Date: 6 August.
Location: Rokk Ebony hairdresser, getting my balayaged mane tamed. And I feel about 13 years old as mum has offered to pay (obviously, even via FaceTime, the mane is not looking so hot.)
Shall we talk about FOMO? Rhetorical question. Of course we shall!
For the uninitiated: you know that feeling when you’ve had a heck of a week, you’ve been out every night and you may be mildly hungover so you make the amazingly liberating decision to tell the world to eff off for just one night and to stay home on a Saturday night in your Uggs, drink tea, eat Cadbury’s Marvellous Creations in the bath, finish that epic Margaret Atwood novel and get A Good Night’s Sleep and you’re all smug about your virtuous choice but then you start getting a niggling feeling, an awful niggling feeling that maybe, just maybe, you ought to have gone to those drinks at The National because, well, it is awfully close by and you never knew who might be there and, anyway, the girls would be there and what if it turned into one of those epic nights out where you ended up at Revellers at 3am with a tie around your head and only one shoe and you loved those nights and who needs A Good Night’s Sleep — what are you, a octogenarian!? — and perhaps you should just drag your sorry self into the shower, put on some Nars Red Square lippy and socialise like a normal twentysomething instead of hibernating like some crazy cat-lady spinster so you check your Facebook to see who’s doing what only to discover that your entire circle of aquaintances lead a glittering life of fabulous travel and partying and that someone just met Rihanna at a gala, the girls are doing shots already with people you don’t know, half the old law school gang is on Sail Croatia and are so tanned they could pass for Kardashians, and that guy you used to date is loving life in his new job as a surgeon for orphans in Barbados and you’re at home in your duck-print onesie drinking goddamn tea? That’s classic FOMO. The oh-so sinister Fear Of Missing Out.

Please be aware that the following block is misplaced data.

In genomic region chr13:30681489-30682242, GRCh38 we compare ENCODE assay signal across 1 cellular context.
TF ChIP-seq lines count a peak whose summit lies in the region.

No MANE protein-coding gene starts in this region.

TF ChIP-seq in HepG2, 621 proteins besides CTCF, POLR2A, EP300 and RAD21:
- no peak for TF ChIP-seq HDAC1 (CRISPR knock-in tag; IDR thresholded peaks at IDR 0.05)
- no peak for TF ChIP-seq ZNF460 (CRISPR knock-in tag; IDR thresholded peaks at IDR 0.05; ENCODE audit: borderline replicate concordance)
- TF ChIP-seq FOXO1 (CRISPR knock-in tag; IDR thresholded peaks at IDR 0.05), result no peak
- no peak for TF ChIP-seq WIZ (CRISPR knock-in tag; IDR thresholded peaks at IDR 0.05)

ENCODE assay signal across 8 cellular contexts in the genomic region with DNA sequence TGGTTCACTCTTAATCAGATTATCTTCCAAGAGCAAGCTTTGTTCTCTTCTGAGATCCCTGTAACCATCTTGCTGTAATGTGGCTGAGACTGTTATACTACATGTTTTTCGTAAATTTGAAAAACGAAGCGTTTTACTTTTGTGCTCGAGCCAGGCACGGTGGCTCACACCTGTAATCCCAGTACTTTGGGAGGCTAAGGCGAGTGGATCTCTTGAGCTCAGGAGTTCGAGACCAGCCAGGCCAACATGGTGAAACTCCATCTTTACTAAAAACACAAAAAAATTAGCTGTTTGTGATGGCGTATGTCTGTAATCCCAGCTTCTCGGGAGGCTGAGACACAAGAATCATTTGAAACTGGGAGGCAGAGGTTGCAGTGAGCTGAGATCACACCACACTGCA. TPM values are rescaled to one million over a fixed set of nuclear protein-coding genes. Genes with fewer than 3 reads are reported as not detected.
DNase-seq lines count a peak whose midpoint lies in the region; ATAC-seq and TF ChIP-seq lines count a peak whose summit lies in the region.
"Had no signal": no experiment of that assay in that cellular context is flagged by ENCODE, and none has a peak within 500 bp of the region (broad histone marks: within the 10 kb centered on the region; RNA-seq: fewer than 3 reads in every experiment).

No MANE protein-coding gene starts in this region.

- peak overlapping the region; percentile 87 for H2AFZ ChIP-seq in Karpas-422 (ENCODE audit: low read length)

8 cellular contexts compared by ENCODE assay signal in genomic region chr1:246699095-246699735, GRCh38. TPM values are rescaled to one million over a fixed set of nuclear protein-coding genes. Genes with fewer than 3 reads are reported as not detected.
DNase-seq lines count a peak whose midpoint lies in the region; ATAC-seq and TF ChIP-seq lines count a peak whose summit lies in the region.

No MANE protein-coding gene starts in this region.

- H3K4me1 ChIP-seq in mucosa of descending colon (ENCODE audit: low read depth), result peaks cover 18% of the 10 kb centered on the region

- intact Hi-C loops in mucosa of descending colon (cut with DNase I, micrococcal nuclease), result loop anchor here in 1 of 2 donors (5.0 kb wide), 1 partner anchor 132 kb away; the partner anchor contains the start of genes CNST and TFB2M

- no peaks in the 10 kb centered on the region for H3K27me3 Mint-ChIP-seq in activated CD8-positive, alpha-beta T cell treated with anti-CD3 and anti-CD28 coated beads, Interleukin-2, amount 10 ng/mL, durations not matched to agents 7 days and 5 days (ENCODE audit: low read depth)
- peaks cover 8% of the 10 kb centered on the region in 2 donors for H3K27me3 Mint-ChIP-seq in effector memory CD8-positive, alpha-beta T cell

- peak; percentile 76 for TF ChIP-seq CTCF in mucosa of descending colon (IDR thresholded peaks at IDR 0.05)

FOMO, I think, has always existed in one form or another. It’s an incarnation of the infamous ‘Grass Is Always Greener’ effect. But social media has really done a number on us.
In a world where we all have access to Facebook, Instagram, Twitter, LinkedIn, it’s becoming second nature to market ourselves. It’s become a game.
- You get points for travel, how many depends how far flung the locale (Sydney = no points) and how frequently it’s previously appeared on a Facebook newsfeed (New York = measly points. Petra, Northern India, deepest Bolivia? Lots of points for you!) and how creative your pose (smiling in front of Big Ben = yawn; planking on the bridge with Big Ben in the background = points blitz!)
- You get points for artsy photos of cups of coffee with witty captions, or for selfies with your significant other (ed. note: though, you should be aware that this gets kinda annoying), for beaches and boats and anything involving a French bulldog.
- You can lose points too, of course. 1000+ friends? Lose ten points. Invite me to play CandyCrush Saga? Lose 100 points. Post about your baby/flu/public transport more than once a week? I don’t know how many points you lose, because I will have blocked you.
In this way, it’s kind of fun. The flip side though, is that it’s clear when you’re ‘losing’. When you have no palm trees to Instagram, no cool bar to checkin to, no celeb sighting to Tweet. I can’t get started on this as it will turn into a poorly-written rant that entertains no one. I’m simply going to observe this phenomenon, note that I’m as guilty as the next Gen-Yer of it and make a conscious effort to dull its effect: I declare Sundays to be Social Media Free Sundays. I’m sorry world, you’ll just have to go without the filtered Insta shot of my scrumptious Sunday breakfasts from now on. I think we’ll both live.
(Post inspired by the lovely Kim of Open The Dawe).